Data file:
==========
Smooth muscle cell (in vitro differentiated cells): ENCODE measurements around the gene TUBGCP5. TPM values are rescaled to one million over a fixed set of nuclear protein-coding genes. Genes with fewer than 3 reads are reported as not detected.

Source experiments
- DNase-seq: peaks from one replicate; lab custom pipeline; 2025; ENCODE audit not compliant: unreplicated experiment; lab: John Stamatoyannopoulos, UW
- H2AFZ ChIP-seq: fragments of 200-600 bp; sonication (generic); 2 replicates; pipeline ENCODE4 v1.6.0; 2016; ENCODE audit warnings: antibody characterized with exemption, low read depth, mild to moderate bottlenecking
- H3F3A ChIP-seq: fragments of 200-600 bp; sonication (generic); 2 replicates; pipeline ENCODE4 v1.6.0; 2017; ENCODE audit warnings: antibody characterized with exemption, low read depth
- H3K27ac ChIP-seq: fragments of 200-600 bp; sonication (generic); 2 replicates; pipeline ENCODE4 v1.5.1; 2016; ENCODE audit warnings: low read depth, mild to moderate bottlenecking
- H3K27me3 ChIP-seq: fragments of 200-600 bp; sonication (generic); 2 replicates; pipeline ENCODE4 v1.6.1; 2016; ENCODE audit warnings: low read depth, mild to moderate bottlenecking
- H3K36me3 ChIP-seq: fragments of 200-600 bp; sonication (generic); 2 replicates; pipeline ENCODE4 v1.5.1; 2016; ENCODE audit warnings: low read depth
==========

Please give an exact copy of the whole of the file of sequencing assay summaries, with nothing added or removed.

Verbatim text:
Smooth muscle cell (in vitro differentiated cells): ENCODE measurements around the gene TUBGCP5. TPM values are rescaled to one million over a fixed set of nuclear protein-coding genes. Genes with fewer than 3 reads are reported as not detected.

Source experiments
- DNase-seq: peaks from one replicate; lab custom pipeline; 2025; ENCODE audit not compliant: unreplicated experiment; lab: John Stamatoyannopoulos, UW
- H2AFZ ChIP-seq: fragments of 200-600 bp; sonication (generic); 2 replicates; pipeline ENCODE4 v1.6.0; 2016; ENCODE audit warnings: antibody characterized with exemption, low read depth, mild to moderate bottlenecking
- H3F3A ChIP-seq: fragments of 200-600 bp; sonication (generic); 2 replicates; pipeline ENCODE4 v1.6.0; 2017; ENCODE audit warnings: antibody characterized with exemption, low read depth
- H3K27ac ChIP-seq: fragments of 200-600 bp; sonication (generic); 2 replicates; pipeline ENCODE4 v1.5.1; 2016; ENCODE audit warnings: low read depth, mild to moderate bottlenecking
- H3K27me3 ChIP-seq: fragments of 200-600 bp; sonication (generic); 2 replicates; pipeline ENCODE4 v1.6.1; 2016; ENCODE audit warnings: low read depth, mild to moderate bottlenecking
- H3K36me3 ChIP-seq: fragments of 200-600 bp; sonication (generic); 2 replicates; pipeline ENCODE4 v1.5.1; 2016; ENCODE audit warnings: low read depth